Monday, May 11, 2020
The United States Supreme Court heard oral arguments (telephonically) in the consolidated cases of Our Lady of Guadalupe School v. Morrisey-Berru and St. James School v. Biel.
Recall that these cases involve an application of the First Amendment's "ministerial exception" first accepted by the Court in 2012 in Hosana-Tabor Evangelical Lutheran Church and School v. EEOC. In the unanimous decision in Hosanna-Tabor, the Court found that the school teacher Cheryl Perich was tantamount to a minister. Thus, under both Religion Clauses of the First Amendment, as a "minister" her employment relations with her church school employer were eligible for a "ministerial exception" to the otherwise applicable employment laws, in that case the Americans with Disabilities Act.
But how far such this extend and who should qualify as a "ministerial" employee subject to the exemption from employment laws? The factors that courts have derived from Hosana-Tabor include:
- (1) whether the employer held the employee out as a minister by bestowing a formal religious title;
- (2) whether the employee’s title reflected ministerial substance and training;
- (3) whether the employee held herself out as a minister; and
- (4) whether the employee’s job duties included “important religious functions.”
Throughout the oral argument, the question was which of these factors should be the test. Morgan Ratner, on behalf of the United States as amicus curiae argued that the sole factor of the employee performing an "important religious function" should be the test. And yet, the very determination of whether an employee was performing "important religious functions" implicates an Establishment Clause issue should the court make such determinations. Indeed, Justice Gorsuch pressed on whether the court should simply accept the religious organization's statement that it had a sincere religious belief.
Nevertheless, the United States argued that this "important religious functions" factor should govern, even if the employee was not terminated for a religious reason, but — as is the allegation in these cases — for a health issue or for age discrimination. Both Justices Ginsburg and Sotomayor repeated the broadness of the exemption sought. And further, the fact that the teacher need not share religious identity with the organization should not be relevant to a determination of "important religious functions":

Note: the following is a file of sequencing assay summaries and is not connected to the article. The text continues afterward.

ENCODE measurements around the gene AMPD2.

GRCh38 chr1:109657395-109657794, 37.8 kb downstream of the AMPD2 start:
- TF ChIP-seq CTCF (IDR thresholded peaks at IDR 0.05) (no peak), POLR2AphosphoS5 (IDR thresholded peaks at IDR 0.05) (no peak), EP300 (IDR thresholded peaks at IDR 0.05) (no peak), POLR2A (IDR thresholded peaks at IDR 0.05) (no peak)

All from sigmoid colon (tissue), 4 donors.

KAGAN: [A]nd if a position can be filled by any old person, not by a member of a faith, isn't that a pretty good sign that the employee doesn't have that special role within the religious community?
MS. RATNER: No, Justice Kagan, I don't think so. And -- and there are really several reasons. The -- the most important one is that's essentially a religious judgment about who is qualified to perform certain important religious functions and how much of the creed of that religion you need to share to perform that function.
Arguing for the teachers who had been terminated, Jeffrey Fisher pointed out the number of teachers employed in religious schools, and the number of other employees in religious hospitals. Fisher argued the expansiveness of the religious organization's argument:
So it really is a sea change – even as to teachers, leaving everything else aside, it is truly a sea change that is being requested by the other side here today in terms of how teachers and schools are classified and whether they have any employment rights at all or -- or, in fact, whether at least if you follow the way the lower courts have -- have implemented the ministerial exception, you basically have employment law-free zones in all religious schools.
Fisher also contended that many other laws were at stake, not only discrimination laws, but wage and hour and equal pay acts, as well as teacher credentialing laws including specific provisions such as criminal background checks.
Thus, while the ministerial exemption as rooted in the free exercise and establishment clauses of the First Amendment originally excepted only "ministers," there is a chance that it will be broadened to include all - - - or almost all - - - employees at religious organizations.